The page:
Language is a system that maps meanings to forms, but the mapping is not always one-to-one. Variation means that one meaning corresponds to multiple forms, for example faster ~ more fast. The choice is not uniquely determined by the rules of the language, but is made by the individual at the time of performance (speaking, writing). Such choices abound in human language. They are usually not just a matter of free will, but involve preferences that depend on the context, including the phonological context. Phonological variation is a situation where the choice among expressions is phonologically conditioned, sometimes statistically, sometimes categorically. In this overview, we take a look at three studies of variable vowel harmony in three languages (Finnish, Hungarian, and Tommo So) formulated in three frameworks (Partial Order Optimality Theory, Stochastic Optimality Theory, and Maximum Entropy Grammar). For example, both Finnish and Hungarian have Backness Harmony: vowels must be all [+back] or all [−back] within a single word, with the exception of neutral vowels that are compatible with either. Surprisingly, some stems allow both [+back] and [−back] suffixes in free variation, for example, analyysi-na ~ analyysi-nä ‘analysis-ess’ (Finnish) and arzén-nak ~ arzén-nek ‘arsenic-dat’ (Hungarian). Several questions arise. Is the variation random or in some way systematic? Where is the variation possible? Is it limited to specific lexical items? Is the choice predictable to some extent? Are the observed statistical patterns dictated by universal constraints or learned from the ambient data? The analyses illustrate the usefulness of recent advances in the technological infrastructure of linguistics, in particular the constantly improving computational tools.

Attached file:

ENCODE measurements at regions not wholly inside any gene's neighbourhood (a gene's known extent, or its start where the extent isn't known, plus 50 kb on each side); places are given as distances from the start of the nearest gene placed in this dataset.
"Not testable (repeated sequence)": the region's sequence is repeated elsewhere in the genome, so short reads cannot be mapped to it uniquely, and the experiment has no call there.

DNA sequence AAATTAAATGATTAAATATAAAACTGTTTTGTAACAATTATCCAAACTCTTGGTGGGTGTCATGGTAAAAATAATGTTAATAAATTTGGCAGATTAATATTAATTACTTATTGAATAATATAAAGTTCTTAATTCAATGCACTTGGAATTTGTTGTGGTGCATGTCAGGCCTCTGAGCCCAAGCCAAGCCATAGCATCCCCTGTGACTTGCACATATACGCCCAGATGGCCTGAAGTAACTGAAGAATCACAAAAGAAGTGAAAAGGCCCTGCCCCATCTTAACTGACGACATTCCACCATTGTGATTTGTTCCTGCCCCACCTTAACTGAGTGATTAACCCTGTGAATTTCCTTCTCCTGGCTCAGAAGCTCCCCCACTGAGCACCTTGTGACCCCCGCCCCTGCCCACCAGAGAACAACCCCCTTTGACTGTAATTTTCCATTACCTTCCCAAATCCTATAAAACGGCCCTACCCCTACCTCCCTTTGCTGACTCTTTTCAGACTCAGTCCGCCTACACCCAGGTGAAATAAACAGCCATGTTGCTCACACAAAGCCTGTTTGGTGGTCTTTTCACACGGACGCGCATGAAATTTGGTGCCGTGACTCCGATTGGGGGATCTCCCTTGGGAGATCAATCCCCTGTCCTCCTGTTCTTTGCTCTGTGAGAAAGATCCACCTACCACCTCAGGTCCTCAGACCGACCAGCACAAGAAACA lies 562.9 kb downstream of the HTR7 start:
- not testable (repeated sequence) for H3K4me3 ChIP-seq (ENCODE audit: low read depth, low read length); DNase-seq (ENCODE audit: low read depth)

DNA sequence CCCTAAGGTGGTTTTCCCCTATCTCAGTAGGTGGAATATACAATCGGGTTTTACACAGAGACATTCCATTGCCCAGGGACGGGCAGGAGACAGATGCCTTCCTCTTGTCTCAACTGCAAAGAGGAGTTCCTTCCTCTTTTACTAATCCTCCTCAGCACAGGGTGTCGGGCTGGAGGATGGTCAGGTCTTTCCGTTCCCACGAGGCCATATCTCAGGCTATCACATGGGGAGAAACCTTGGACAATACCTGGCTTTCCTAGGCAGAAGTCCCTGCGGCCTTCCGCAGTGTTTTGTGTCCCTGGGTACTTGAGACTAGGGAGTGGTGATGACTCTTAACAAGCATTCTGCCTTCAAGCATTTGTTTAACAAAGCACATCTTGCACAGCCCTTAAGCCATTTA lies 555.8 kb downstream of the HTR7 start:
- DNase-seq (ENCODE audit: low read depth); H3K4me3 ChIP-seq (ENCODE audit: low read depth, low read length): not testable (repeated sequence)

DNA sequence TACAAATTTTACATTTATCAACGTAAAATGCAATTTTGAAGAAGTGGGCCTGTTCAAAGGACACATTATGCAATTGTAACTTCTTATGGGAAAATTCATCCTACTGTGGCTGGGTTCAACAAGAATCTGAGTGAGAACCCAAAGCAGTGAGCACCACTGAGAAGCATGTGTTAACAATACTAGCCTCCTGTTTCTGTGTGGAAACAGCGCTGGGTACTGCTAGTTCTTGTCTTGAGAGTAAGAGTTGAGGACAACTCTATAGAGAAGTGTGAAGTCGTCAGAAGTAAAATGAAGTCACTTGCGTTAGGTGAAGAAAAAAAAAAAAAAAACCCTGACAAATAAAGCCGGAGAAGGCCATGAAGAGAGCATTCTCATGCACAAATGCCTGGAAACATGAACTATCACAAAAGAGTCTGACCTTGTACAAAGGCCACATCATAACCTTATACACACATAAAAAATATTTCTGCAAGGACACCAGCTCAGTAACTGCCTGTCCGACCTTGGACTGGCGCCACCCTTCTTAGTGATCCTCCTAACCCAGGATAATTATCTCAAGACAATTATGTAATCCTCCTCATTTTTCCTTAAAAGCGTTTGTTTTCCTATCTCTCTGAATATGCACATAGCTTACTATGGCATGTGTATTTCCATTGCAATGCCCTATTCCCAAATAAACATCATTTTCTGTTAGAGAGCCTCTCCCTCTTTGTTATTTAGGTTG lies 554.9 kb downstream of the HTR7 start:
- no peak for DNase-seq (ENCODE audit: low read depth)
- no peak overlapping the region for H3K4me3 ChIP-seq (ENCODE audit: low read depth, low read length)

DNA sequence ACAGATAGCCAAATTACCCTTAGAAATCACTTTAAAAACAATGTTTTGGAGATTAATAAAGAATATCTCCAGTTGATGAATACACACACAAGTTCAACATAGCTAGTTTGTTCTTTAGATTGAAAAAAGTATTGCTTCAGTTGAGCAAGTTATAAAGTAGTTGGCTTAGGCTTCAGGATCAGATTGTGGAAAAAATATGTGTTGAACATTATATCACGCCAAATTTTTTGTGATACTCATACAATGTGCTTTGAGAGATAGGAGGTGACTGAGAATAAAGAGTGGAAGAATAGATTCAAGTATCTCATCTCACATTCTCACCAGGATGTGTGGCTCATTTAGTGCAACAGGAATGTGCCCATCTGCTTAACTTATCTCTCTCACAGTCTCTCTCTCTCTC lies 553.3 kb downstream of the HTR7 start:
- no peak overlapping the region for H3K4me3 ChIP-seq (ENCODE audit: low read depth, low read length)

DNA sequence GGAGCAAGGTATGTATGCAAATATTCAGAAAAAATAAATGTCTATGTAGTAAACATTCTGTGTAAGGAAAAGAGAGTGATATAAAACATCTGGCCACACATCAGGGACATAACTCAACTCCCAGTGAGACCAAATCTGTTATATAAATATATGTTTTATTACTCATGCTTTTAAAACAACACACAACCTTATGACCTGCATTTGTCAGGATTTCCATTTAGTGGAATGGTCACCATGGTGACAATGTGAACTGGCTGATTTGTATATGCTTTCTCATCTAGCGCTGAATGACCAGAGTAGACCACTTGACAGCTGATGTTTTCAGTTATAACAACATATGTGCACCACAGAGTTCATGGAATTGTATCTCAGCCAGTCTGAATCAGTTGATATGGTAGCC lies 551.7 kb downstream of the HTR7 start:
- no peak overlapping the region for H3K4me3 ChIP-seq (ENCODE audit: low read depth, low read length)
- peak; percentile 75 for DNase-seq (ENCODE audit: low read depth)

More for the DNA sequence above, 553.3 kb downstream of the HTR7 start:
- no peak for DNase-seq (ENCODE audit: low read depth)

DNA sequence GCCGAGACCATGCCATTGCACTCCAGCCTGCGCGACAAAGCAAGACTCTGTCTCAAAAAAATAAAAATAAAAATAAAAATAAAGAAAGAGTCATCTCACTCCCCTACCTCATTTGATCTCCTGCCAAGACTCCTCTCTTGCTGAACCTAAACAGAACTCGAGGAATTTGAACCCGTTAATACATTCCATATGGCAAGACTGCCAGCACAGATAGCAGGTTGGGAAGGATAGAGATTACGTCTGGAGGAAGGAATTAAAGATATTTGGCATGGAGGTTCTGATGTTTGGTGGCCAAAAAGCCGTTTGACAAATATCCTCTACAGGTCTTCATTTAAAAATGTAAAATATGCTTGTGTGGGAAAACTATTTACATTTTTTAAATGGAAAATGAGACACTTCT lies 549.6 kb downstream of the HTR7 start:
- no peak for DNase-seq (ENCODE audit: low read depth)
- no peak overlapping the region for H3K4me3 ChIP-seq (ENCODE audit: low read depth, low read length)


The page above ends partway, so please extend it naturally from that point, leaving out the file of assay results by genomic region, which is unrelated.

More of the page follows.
Article

Jacques Durand